This superb collection by the eminent physicist and critic John Ziman, opens with an album of portraits of scientists at work and at play, in which "plaster saints" are turned charmingly and thoughtfully into "living people." You'll find deft sketches of some of the more striking figures in the gallery of modern physics - Albert Einstein, Freeman Dyson, Lev Landau, Mark Azbel, Andrei Sakharov.
We then take a journey through the world depicted by contemporary scientists, how physicists make discoveries, and how they test each other's claims. Ziman says that what we know about the physical world - the product of the vast collective effort of scientists everywhere - is no more than a human representation of an accessible reality. The basic lesson of these essays, "that you and I and the rest of us act on the understanding that we are all living in the same world" is a key to a general theory of scientific knowledge.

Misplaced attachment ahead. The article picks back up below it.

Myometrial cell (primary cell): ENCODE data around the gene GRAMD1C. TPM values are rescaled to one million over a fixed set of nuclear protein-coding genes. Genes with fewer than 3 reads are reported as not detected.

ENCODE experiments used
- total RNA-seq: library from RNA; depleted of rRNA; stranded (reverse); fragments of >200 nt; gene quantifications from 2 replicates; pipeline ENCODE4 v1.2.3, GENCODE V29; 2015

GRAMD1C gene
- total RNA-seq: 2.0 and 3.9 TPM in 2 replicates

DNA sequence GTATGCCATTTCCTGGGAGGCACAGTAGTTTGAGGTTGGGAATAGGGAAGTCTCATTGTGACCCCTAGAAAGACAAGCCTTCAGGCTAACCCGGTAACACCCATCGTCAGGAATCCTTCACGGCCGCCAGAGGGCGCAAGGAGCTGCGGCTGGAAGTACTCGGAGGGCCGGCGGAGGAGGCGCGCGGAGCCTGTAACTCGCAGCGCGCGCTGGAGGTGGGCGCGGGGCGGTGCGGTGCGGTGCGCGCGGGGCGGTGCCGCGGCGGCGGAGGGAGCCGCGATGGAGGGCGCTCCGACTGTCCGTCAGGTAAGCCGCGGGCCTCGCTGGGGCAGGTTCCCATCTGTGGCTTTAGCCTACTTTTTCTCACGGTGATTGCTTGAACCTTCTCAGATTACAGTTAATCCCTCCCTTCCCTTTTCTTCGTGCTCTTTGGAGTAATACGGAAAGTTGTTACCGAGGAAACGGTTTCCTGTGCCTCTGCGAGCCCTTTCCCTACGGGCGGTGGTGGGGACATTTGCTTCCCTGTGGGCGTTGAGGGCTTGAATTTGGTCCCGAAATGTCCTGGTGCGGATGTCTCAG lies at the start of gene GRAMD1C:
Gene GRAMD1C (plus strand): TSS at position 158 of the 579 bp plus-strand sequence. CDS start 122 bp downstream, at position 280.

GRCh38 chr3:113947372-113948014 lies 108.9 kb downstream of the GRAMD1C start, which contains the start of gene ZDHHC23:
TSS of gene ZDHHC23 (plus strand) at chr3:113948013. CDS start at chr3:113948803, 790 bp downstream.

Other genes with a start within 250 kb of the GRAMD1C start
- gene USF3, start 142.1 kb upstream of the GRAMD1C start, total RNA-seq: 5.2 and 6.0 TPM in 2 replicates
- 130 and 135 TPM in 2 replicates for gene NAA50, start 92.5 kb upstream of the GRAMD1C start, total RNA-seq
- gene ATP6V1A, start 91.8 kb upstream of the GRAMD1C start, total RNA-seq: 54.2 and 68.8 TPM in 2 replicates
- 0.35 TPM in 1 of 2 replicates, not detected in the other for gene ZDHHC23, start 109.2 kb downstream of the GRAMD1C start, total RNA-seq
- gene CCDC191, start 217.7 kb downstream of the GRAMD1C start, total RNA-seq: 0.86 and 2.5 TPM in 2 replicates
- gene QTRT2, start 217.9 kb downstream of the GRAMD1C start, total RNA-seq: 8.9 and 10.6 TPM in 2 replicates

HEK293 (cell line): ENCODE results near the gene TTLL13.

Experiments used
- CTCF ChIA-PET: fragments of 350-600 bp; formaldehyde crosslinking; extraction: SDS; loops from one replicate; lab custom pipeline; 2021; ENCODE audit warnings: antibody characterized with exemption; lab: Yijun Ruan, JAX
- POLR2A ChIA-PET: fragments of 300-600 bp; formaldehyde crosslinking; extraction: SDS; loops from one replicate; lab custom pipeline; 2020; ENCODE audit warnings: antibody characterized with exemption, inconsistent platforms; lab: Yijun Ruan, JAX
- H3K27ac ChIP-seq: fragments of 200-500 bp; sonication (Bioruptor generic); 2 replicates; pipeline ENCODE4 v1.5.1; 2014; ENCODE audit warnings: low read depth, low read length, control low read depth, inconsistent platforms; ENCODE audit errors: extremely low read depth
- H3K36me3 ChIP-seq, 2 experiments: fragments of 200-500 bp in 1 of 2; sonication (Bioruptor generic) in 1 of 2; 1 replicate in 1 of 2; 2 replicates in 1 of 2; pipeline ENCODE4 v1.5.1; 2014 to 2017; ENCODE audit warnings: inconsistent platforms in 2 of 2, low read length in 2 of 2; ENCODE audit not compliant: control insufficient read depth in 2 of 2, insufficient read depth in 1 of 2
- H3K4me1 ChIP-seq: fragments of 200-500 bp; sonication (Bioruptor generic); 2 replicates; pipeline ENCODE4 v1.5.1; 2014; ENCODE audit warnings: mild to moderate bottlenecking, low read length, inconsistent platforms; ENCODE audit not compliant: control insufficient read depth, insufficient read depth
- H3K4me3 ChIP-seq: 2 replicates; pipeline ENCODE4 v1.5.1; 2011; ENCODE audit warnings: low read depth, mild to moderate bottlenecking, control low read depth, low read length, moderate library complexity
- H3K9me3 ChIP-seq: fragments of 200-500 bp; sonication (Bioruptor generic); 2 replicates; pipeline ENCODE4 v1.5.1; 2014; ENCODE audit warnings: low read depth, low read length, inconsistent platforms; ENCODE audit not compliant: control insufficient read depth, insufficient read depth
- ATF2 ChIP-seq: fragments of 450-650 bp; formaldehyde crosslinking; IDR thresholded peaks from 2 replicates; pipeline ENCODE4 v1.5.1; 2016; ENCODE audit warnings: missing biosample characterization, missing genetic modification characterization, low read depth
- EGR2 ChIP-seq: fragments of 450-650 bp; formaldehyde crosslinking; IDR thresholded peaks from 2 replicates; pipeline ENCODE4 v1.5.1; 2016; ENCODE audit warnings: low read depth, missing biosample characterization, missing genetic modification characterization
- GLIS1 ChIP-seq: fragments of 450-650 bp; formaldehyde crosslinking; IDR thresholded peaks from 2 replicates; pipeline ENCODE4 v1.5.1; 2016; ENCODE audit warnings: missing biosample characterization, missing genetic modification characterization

Ziman then travels with us on an even more delicate odyssey, into the personal as well as the professional minds and performances of scientists as they are pulled into competing directions. We discover that the path of discovery is strewn with complex human needs, the demands of the state, the desire for profits, the exercise of technical virtuosity.
Today, scientists are no longer lonely seekers after truth, but have emerged with multiple obligations as technical and military experts, entrepreneurs, managers, political advisers, publicists, and educators, as well as ordinary citizens.
The personal preferences of scientists are now transformed and often under the control of mammoth institutions - great universities, a tangle of granting agencies, huge defense establishments, and global corporations. Rarely do scientists work alone in isolated laboratories. They are linked together in intricate networks, busy with delicate instruments requiring armies of technicians and collaborators.
This is an essential guide for the initiated and the novice over the terrain of modern science and what it means to be a scientist today.